Erin F. Mendez, CFP®, CLU®, CDFA®, APMA® is a partner and financial advisor with Liberty Point Advisors. This holistic planning firm manages more than $250M in AUM and provides concierge financial planning services to 250 clients. With more than 15 years plus experience in the financial services industry, Erin has achieved her level of success and depth of knowledge through ongoing education and holding every position in her office.
In a conversation with IAA from her office in Vineland, NJ, we discussed everything from philanthropy and wealth planning to why women’s representation in the financial services industry is still so low to her take on AI and ChatGPT.
What motivated you to become a financial advisor?
My parents own a small business, and growing up, I remember them coming home and having general discussions about money. One year they decided they would let us use the money we received from some birthday and holiday gifts to buy a stock we were interested in. I love reading, so I decided to purchase stock in Borders. I held on to it, and ultimately, the company filed for bankruptcy and my stock became worthless. Thankfully my cost basis was minimal but that was my very first foray into the stock market and peeked my interest in investing. Lesson learned, consider not putting all eggs in one basket!
Also, my family wasn’t always as financially secure as other people, and it made me wonder, why? What were other people doing differently? And I think that’s really why I became an advisor. To be able to talk to anyone and provide true and honest advice so they can be that person who is financially secure. It comes back to the millionaire next door. Everybody can be comfortable.
Under-representation of women in financial services is an ongoing topic. Why do you think this issue persists?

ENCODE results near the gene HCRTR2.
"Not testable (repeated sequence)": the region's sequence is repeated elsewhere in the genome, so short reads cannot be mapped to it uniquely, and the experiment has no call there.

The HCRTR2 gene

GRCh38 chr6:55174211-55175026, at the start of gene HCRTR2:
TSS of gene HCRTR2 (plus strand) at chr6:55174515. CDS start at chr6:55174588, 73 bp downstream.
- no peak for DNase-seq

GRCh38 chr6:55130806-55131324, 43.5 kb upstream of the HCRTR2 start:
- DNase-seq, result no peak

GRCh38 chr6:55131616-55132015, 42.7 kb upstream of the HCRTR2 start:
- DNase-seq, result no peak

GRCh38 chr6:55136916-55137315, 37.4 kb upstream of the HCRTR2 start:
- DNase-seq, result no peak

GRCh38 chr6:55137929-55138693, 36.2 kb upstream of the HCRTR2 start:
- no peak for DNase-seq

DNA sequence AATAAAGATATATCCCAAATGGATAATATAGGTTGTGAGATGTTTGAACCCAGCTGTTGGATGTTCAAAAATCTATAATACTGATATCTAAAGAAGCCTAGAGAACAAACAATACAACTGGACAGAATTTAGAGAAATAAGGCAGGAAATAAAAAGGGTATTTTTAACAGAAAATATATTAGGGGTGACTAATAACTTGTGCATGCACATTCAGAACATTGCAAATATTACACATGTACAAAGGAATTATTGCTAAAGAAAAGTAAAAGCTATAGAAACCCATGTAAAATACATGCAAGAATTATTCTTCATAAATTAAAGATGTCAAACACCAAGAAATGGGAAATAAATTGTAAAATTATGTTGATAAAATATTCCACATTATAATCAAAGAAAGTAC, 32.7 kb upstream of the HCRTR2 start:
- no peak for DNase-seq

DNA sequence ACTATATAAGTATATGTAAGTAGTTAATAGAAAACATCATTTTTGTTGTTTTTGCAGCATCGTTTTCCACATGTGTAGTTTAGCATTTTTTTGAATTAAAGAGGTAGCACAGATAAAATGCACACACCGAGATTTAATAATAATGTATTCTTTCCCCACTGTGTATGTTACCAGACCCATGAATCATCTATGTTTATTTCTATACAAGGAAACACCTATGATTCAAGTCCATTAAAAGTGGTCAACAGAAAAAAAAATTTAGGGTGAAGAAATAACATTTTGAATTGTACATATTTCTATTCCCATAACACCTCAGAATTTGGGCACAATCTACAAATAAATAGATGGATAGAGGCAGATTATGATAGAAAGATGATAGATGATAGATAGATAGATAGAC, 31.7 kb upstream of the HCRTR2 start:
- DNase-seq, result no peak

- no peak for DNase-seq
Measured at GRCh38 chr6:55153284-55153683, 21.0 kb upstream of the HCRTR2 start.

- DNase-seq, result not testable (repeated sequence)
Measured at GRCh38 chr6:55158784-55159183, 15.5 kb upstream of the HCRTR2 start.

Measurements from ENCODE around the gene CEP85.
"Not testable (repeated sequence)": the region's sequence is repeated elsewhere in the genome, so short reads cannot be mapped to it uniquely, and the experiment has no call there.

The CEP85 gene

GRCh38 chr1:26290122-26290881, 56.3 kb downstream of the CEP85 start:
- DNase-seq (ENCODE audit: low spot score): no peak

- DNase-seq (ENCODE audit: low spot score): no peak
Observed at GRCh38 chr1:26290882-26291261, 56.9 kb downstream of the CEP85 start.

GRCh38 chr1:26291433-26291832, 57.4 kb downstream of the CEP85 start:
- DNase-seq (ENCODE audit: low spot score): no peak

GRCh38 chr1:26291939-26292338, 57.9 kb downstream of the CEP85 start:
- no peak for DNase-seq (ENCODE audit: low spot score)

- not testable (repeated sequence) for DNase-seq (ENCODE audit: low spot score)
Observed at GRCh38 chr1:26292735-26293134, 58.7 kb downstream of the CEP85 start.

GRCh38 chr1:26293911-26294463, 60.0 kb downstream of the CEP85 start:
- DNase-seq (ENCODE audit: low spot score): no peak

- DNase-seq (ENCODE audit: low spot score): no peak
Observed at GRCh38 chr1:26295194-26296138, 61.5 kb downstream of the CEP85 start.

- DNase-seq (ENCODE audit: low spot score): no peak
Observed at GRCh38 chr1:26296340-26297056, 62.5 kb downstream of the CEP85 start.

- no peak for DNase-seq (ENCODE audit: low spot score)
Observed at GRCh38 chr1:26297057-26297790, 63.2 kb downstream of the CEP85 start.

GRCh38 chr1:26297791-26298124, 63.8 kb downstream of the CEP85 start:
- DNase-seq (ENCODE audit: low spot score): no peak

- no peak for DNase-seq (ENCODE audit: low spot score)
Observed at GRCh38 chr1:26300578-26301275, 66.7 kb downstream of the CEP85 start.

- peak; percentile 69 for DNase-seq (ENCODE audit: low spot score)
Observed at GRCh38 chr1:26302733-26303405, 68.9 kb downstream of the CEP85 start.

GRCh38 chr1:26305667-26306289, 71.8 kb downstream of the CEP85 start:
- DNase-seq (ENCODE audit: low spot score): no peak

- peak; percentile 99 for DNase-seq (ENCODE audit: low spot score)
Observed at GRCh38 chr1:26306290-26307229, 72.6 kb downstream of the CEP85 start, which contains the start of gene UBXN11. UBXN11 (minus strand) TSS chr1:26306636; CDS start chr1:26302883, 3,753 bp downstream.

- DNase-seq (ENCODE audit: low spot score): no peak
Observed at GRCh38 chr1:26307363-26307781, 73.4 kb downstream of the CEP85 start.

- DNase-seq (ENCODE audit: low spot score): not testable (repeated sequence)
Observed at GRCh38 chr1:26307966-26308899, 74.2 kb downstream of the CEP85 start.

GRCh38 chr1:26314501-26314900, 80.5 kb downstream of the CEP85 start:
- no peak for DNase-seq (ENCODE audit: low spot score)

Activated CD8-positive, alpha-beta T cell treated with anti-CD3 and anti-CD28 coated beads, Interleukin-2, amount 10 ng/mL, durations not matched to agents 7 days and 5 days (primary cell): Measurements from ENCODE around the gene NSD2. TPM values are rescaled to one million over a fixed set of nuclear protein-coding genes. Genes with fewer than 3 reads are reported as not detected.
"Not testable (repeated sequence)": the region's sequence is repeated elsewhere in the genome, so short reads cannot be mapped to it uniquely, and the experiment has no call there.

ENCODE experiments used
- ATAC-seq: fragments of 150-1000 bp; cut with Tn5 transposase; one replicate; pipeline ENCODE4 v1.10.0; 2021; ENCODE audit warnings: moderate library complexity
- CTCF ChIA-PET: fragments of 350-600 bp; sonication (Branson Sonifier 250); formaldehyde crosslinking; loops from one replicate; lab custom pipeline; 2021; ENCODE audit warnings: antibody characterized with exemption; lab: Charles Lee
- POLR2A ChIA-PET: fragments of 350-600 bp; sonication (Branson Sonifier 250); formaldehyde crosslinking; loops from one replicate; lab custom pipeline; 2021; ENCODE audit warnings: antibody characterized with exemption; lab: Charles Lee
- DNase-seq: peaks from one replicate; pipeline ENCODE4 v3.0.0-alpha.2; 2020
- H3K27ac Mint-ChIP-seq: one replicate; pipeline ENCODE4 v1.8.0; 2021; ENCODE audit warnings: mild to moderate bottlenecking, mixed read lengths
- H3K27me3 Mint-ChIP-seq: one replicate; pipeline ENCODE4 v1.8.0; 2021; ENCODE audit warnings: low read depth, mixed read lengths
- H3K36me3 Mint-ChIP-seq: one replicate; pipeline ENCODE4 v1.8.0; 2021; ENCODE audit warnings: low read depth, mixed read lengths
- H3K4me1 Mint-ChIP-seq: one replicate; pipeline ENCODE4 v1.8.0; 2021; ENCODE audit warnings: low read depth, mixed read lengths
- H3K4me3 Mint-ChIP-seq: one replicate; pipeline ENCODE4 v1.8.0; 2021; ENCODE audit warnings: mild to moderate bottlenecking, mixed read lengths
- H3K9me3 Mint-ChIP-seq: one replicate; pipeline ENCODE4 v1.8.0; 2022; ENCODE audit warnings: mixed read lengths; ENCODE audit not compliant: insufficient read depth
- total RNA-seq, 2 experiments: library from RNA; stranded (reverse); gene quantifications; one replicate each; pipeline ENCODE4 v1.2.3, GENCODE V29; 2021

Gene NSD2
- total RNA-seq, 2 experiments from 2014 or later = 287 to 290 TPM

My perception is that at a young age, as a female, becoming a financial advisor is not a profession that anyone says you should do. In college, there were not a lot of women in my economics and finance classes. They were there, but not to the same extent as the men, and I’m not even sure any of them went on to be an advisor. It’s just not usually an option that’s presented to women.
Counselors don’t suggest Financial Advisor as a career. It’s always, why don’t you be a teacher or a nurse. We need to change that perception and add it as a viable career path. Women can have a more empathetic touch and relate to serious money concerns which is needed in this industry. Clients want to work with someone they like, who remembers their family member’s names, where they went to school, or the last time you had a conversation. Because of that, I think women are generally wired to be good financial advisors.
In addition, this career provides much more flexibility with time, especially since I have children, that may not be available in other fields of work.
There is a lot of talk right now about AI and ChatGPT. What are your thoughts on this topic, and do you foresee any measurable impact on the profession?